Then he heard the sigh.

Out of this dream Scully came to him, moving softly out of the darkness like any other spirit, half-lit by the flickering light of the muted television screen. She was wearing that same crushed velvet dress he'd seen, and in the odd light seemed all creamy skin and faintly burnished silken hair. She stood for a moment watching him, before kneeling to look into his face, tenderly brushing hair out of his face, before settling herself at the foot of the couch, perched like some lovely bird in a Christmas song, ready to take flight.

Interior cold thawed into a sort of weariness, and with weariness, irritation. Anger, even. Three... he'd had three spirits already, and dammit, he was too tired to face any more. On any other day of the year, fine, let them come. He'd be the goddamned Ghostbusters, he'd play Spooky Mulder to the teeth. But now...

"If the others couldn't change my mind..." he said in what he hoped was a steady voice, though to him it was slurred and heavy with weariness. "What makes you think you can?"

She turned to him, unspeaking, eyes questioning. The light from the television made her glow, almost as Samantha had. God, she was beautiful. And it was so good to see her, so good for her to be there, after he'd stood before her grave. The memory was too fresh. Mulder relaxed into the surreality of it all.

"It's not that I don't appreciate it," he murmured. "I mean, normally, I'd love to talk with the spirit world, or the astral plane, or whereverthehell you people are from. Reach for the other side and all that. But three ghosts is enough. Wouldn't want to break up a set. Dickens would be rolling in his grave. So you can go. Poof. See you next year, maybe."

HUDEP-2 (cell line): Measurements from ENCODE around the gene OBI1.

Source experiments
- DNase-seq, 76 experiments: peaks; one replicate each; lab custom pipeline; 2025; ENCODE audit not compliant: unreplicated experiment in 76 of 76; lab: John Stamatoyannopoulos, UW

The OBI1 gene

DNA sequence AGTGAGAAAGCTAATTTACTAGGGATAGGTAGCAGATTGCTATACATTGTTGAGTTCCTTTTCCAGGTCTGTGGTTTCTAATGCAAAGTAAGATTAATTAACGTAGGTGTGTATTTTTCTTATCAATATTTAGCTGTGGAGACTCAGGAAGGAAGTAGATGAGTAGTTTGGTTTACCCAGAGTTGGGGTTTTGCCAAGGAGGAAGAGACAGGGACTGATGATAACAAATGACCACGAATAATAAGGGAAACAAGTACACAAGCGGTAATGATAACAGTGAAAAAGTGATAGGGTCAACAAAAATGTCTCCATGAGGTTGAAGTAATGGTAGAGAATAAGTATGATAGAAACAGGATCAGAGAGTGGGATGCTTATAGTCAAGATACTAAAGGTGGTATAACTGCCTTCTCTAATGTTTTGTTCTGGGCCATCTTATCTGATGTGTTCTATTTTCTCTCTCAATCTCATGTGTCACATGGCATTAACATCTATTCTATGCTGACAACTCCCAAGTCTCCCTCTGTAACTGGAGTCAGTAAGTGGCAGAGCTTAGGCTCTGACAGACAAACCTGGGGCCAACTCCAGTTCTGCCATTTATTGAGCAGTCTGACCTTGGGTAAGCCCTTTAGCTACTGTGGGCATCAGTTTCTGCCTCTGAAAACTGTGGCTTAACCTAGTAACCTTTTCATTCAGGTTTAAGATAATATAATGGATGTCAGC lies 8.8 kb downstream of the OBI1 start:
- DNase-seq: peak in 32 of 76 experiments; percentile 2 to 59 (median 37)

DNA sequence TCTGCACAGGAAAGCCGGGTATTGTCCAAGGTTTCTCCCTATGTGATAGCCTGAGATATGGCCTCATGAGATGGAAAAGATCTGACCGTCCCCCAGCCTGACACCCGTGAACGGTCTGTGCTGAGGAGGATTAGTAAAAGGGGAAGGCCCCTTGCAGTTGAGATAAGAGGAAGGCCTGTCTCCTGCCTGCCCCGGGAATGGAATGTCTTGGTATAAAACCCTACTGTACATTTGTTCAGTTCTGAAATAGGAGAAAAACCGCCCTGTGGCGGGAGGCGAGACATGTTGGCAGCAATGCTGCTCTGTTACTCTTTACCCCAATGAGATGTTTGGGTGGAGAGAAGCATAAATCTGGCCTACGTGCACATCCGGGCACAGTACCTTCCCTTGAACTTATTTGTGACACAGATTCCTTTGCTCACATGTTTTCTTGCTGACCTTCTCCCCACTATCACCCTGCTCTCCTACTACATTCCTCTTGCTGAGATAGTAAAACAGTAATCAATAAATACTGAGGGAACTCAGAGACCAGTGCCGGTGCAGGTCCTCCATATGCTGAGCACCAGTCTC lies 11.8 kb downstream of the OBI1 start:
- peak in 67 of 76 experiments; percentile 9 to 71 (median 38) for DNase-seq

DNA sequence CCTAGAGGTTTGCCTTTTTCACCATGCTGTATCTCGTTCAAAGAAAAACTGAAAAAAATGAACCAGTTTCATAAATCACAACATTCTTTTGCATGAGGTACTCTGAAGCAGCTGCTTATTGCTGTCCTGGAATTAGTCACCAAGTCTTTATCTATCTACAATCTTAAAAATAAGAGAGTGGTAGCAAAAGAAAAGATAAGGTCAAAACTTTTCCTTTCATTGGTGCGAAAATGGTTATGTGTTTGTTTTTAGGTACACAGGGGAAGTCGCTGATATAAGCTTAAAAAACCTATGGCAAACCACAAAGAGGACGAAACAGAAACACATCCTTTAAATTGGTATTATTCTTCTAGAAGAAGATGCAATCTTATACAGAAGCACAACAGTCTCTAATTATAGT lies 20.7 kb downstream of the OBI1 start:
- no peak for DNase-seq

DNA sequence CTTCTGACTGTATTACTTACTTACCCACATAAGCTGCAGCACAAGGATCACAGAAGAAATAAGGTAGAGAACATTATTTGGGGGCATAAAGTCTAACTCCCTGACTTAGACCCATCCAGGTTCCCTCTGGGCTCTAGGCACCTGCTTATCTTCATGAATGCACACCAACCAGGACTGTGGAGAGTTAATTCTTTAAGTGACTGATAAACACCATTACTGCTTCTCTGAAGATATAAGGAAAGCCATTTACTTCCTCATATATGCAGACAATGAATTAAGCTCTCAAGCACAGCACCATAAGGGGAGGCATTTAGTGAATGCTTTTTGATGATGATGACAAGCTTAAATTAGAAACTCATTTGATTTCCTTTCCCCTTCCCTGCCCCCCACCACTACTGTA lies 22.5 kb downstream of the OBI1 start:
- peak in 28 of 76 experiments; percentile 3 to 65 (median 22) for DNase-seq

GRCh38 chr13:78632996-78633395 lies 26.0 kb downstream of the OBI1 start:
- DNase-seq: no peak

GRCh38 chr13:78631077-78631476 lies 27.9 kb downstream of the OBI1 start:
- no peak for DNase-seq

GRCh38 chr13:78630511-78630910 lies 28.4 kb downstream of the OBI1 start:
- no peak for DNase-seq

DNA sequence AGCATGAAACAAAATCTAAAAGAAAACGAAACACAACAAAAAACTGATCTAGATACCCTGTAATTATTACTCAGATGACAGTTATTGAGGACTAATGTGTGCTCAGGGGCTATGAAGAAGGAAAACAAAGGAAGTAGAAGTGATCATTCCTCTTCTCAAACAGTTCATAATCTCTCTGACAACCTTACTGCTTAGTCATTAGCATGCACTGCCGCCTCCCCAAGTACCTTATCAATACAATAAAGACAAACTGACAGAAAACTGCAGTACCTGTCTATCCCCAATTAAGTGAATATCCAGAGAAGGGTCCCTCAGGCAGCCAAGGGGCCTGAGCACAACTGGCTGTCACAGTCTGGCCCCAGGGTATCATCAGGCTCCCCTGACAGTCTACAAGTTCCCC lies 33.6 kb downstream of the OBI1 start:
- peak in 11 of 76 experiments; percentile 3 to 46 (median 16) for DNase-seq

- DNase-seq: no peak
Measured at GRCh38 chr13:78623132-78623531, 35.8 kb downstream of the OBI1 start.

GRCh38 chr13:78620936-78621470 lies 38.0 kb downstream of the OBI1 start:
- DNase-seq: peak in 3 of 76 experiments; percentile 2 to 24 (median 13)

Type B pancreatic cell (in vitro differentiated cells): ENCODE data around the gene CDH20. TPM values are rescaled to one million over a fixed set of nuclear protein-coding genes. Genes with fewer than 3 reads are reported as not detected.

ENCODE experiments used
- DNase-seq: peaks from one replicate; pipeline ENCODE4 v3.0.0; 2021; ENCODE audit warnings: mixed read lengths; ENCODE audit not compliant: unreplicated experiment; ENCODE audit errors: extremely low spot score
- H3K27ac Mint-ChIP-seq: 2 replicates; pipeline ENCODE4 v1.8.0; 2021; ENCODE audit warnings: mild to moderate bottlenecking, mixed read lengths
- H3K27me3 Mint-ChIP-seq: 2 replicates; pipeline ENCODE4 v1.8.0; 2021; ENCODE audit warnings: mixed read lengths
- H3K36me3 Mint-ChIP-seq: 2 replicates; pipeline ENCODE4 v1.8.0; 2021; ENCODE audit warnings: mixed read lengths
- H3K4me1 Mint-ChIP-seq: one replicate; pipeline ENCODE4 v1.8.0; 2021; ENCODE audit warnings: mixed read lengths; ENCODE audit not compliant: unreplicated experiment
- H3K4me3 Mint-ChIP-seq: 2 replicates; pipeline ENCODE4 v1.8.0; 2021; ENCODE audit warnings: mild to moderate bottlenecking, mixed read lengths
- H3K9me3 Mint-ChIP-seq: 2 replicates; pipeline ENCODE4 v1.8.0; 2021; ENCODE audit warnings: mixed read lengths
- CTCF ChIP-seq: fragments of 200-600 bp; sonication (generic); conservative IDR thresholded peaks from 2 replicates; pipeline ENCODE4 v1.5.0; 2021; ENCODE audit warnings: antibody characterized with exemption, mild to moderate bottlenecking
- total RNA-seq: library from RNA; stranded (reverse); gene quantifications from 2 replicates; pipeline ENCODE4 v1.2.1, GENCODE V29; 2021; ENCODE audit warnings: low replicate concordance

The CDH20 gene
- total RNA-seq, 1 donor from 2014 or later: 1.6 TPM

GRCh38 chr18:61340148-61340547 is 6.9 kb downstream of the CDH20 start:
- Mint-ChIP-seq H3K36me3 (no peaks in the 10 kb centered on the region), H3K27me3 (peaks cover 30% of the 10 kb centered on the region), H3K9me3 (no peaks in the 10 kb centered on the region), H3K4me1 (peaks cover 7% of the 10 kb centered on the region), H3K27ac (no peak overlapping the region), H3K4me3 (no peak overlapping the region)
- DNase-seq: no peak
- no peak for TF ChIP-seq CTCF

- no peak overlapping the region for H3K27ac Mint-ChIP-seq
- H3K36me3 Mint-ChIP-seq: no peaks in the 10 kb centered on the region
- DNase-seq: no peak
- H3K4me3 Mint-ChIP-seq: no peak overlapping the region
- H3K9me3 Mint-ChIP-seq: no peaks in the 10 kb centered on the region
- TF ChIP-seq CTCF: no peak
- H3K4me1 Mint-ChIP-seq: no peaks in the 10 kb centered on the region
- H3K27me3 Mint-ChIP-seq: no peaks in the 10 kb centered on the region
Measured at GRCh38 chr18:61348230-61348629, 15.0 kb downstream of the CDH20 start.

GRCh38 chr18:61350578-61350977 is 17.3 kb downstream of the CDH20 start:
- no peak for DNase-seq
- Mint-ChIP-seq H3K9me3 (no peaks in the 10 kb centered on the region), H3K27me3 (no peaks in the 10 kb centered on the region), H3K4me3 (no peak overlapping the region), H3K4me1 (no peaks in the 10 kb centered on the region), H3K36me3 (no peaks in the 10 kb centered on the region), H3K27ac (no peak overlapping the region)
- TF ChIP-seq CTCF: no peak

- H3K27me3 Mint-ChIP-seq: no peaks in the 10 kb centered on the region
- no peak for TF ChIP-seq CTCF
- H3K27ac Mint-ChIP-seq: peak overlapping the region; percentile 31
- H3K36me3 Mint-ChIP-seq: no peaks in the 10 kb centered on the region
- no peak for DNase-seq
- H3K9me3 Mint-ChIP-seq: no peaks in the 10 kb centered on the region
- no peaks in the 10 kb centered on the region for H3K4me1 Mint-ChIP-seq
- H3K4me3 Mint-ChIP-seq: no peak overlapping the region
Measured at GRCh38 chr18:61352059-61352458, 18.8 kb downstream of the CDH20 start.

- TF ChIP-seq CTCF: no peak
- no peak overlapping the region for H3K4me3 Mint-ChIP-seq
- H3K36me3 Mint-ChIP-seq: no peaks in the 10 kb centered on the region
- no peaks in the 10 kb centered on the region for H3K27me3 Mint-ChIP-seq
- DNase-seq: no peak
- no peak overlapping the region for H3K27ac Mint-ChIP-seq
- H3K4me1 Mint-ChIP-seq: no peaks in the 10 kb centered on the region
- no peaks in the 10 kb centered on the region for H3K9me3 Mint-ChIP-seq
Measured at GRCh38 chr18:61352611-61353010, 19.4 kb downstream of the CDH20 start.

Still the spirit-Scully stared at him, visibly perplexed by his narrative. What was she waiting for, anyway?

"Unless you're dead," he said, after a moment's thought. "I mean, really dead. If you're dead, you can stay."

"If I'm dead, I can stay." They were the first words she'd spoken to him, and somehow, the spirit sounded more amused than perplexed. "You'd rather I was dead? Or is that a prerequisite to a holiday visit?"

"Hell, no..." he growled, waving a heavy hand dismissively. "Want you dead. Shows how much you people know. But if you**are**dead, you can stay, since when I wake up from this goddamned dream, I'll find out, and I'll wish you did."

"So let me see if I follow this, Mulder. If I'm dead, I can stay here, because you don't want me to be dead. But if I'm alive, I have to go."

Something in her words was stirring a response in him, but at the moment, Mulder wasn't entirely sure what that response was. For now, he managed to nod.